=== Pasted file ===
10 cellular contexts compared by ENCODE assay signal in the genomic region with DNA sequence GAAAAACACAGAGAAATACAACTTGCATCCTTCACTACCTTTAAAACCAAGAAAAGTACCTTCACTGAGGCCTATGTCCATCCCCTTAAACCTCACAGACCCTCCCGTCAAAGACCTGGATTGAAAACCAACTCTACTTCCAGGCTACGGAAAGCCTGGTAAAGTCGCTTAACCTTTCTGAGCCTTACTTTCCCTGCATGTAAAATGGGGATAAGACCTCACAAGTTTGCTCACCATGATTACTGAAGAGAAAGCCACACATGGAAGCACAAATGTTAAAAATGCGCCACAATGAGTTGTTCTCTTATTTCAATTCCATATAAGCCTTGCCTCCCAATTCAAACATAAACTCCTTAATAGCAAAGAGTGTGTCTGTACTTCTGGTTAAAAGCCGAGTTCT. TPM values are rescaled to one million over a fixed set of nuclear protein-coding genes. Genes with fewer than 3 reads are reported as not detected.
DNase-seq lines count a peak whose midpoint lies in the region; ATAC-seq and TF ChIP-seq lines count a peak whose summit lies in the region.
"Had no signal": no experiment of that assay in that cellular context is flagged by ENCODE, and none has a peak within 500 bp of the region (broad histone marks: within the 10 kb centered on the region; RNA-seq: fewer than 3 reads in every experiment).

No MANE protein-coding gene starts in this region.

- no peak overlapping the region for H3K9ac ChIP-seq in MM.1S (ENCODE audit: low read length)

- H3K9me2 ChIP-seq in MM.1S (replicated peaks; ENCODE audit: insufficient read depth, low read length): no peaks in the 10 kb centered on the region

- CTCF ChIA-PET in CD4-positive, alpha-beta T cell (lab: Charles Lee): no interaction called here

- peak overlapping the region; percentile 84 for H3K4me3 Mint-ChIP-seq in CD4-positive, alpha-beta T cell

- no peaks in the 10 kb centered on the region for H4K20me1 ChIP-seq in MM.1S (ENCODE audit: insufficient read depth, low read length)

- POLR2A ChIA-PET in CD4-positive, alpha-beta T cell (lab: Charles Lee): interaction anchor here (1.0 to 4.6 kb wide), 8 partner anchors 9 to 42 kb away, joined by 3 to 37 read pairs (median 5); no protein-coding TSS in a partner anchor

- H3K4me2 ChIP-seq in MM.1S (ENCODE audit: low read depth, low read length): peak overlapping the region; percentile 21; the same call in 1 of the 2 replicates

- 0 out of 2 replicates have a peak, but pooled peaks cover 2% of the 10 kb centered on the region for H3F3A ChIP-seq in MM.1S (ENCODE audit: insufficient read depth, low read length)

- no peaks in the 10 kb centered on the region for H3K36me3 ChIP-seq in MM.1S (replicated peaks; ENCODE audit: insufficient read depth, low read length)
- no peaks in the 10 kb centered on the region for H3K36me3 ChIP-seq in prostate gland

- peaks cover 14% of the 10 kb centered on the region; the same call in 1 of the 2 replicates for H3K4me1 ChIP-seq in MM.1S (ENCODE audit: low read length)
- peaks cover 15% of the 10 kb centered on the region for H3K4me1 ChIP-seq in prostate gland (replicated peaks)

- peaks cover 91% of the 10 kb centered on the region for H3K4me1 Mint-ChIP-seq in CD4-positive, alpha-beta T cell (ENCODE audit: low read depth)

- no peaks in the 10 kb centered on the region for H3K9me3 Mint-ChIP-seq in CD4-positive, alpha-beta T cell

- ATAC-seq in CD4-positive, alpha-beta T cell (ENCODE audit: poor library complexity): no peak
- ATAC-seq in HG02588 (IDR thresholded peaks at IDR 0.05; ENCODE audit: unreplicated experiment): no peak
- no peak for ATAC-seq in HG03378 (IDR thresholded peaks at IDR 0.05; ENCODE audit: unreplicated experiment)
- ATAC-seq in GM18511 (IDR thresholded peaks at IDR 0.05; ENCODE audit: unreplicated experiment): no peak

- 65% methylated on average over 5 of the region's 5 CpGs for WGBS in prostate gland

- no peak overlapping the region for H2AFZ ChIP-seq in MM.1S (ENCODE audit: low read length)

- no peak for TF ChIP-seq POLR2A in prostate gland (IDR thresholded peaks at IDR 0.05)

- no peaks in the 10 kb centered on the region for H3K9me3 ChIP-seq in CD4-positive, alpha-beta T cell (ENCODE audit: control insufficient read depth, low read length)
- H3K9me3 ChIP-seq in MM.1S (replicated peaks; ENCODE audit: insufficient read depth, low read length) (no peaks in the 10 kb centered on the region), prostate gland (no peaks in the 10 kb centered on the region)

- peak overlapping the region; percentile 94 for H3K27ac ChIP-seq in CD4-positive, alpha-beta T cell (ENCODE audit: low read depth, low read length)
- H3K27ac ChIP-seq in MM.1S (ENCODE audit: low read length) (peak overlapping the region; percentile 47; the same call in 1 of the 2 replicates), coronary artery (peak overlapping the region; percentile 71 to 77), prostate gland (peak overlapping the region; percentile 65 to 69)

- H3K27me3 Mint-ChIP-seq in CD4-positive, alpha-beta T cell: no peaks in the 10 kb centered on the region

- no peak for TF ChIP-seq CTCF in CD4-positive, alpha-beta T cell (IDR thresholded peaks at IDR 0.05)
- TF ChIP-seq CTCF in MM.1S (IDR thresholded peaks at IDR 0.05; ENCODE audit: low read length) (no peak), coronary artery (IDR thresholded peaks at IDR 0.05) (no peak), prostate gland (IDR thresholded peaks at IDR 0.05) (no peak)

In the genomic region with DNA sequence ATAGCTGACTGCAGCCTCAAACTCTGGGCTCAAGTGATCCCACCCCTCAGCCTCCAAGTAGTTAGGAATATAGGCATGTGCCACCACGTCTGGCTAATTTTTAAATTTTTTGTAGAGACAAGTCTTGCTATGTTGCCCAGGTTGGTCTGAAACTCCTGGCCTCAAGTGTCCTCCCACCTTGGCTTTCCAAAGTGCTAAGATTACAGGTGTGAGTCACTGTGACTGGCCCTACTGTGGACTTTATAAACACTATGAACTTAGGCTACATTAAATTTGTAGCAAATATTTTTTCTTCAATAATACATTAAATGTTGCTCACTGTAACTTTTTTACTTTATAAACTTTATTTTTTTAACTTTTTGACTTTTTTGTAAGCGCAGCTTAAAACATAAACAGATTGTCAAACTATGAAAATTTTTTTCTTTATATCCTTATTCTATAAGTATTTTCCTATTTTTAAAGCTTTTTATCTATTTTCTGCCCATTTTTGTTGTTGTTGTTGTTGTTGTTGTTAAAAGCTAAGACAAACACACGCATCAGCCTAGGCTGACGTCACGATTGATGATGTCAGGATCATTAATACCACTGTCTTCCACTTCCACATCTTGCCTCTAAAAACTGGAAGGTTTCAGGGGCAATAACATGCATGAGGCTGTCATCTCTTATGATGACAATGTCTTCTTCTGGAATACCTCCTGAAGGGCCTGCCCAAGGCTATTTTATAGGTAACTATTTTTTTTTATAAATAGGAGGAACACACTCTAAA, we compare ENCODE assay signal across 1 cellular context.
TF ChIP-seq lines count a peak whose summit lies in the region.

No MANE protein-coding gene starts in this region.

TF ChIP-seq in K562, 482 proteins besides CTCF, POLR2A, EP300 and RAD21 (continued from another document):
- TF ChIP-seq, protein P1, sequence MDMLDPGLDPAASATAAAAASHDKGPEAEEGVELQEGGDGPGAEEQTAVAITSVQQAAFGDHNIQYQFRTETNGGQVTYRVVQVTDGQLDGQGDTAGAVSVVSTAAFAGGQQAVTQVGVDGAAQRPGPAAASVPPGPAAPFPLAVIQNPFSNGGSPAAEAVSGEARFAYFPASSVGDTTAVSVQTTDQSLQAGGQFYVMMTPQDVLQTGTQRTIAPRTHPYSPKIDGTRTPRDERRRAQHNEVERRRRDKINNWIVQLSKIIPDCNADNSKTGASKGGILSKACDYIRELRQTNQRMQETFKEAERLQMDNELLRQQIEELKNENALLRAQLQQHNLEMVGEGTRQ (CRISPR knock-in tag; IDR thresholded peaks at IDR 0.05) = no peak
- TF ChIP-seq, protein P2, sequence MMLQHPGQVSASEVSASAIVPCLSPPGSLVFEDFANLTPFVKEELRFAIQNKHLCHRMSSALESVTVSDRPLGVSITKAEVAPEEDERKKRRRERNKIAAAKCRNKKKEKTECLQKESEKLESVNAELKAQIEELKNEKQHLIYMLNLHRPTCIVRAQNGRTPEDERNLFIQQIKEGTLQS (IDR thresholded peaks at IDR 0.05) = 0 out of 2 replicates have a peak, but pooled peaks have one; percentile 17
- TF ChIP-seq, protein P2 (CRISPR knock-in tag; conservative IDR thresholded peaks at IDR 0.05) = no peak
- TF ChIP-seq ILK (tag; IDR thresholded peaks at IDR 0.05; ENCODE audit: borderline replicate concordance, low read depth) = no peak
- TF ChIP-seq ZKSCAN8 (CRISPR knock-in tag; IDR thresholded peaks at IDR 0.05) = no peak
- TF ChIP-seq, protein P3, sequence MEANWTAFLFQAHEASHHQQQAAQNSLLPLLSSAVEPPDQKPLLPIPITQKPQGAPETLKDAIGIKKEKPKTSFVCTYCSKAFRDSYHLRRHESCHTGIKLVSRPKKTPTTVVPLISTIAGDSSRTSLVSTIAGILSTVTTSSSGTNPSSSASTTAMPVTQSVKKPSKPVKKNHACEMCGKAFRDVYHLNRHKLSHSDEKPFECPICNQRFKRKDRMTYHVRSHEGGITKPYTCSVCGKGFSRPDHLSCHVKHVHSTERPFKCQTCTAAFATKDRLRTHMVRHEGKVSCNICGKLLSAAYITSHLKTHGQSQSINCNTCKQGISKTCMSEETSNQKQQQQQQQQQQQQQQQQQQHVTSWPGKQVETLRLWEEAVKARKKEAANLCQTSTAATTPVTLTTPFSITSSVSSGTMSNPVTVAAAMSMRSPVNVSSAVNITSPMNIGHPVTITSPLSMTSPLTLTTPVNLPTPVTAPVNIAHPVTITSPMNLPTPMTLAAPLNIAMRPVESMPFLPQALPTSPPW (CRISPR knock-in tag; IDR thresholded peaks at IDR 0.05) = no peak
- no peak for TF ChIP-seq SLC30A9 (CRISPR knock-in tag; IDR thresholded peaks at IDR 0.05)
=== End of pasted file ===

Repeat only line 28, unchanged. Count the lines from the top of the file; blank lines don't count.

- peak overlapping the region; percentile 94 for H3K27ac ChIP-seq in CD4-positive, alpha-beta T cell (ENCODE audit: low read depth, low read length)